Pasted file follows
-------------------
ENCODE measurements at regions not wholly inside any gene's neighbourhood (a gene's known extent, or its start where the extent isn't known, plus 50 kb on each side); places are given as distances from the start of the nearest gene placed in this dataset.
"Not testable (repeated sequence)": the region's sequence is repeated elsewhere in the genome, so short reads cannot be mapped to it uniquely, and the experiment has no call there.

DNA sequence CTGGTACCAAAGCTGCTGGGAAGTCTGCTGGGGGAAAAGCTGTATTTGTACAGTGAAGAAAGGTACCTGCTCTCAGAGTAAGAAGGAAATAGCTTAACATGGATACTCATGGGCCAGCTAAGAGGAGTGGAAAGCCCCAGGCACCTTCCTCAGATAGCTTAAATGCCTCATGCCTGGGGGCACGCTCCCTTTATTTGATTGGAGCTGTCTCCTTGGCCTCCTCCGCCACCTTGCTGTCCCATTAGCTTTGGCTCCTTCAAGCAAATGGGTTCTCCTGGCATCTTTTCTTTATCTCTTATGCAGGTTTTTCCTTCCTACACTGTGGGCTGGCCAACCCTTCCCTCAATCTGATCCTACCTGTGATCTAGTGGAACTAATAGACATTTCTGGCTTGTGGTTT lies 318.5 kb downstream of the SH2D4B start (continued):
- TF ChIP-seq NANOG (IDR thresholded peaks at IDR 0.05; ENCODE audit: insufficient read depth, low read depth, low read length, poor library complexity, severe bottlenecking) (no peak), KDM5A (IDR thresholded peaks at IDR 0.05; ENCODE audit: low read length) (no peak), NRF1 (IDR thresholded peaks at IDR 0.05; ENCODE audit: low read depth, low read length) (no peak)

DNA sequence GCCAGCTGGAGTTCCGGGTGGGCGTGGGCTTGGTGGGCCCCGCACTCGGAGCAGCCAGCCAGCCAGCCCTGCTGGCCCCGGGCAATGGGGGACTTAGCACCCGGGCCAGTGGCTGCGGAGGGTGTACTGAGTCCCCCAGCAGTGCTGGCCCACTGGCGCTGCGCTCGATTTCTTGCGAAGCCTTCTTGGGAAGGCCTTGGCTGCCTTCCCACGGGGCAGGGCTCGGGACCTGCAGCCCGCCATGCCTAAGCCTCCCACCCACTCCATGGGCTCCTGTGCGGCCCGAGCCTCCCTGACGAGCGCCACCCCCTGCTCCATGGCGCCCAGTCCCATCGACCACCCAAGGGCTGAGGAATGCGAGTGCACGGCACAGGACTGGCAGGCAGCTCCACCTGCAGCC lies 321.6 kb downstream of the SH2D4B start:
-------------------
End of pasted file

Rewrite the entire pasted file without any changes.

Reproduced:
ENCODE measurements at regions not wholly inside any gene's neighbourhood (a gene's known extent, or its start where the extent isn't known, plus 50 kb on each side); places are given as distances from the start of the nearest gene placed in this dataset.
"Not testable (repeated sequence)": the region's sequence is repeated elsewhere in the genome, so short reads cannot be mapped to it uniquely, and the experiment has no call there.

DNA sequence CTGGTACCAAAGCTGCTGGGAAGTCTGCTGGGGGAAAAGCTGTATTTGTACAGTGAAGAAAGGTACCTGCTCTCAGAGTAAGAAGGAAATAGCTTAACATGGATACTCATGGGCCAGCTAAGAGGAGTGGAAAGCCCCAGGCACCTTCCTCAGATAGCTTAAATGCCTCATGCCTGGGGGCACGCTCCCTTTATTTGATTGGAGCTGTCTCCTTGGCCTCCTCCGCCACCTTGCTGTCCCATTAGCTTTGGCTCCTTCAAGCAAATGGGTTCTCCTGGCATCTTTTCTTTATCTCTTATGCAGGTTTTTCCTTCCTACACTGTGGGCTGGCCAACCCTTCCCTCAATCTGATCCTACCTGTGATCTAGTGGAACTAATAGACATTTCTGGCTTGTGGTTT lies 318.5 kb downstream of the SH2D4B start (continued):
- TF ChIP-seq NANOG (IDR thresholded peaks at IDR 0.05; ENCODE audit: insufficient read depth, low read depth, low read length, poor library complexity, severe bottlenecking) (no peak), KDM5A (IDR thresholded peaks at IDR 0.05; ENCODE audit: low read length) (no peak), NRF1 (IDR thresholded peaks at IDR 0.05; ENCODE audit: low read depth, low read length) (no peak)

DNA sequence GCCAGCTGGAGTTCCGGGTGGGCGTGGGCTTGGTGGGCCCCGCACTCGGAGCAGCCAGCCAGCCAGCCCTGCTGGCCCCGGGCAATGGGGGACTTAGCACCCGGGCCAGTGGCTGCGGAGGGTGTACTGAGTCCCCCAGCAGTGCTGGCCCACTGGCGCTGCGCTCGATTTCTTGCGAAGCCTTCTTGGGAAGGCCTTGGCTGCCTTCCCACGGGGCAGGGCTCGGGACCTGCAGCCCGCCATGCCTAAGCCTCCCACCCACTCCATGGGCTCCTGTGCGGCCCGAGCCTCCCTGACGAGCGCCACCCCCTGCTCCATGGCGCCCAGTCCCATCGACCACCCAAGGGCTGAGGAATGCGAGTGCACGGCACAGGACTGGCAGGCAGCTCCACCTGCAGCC lies 321.6 kb downstream of the SH2D4B start: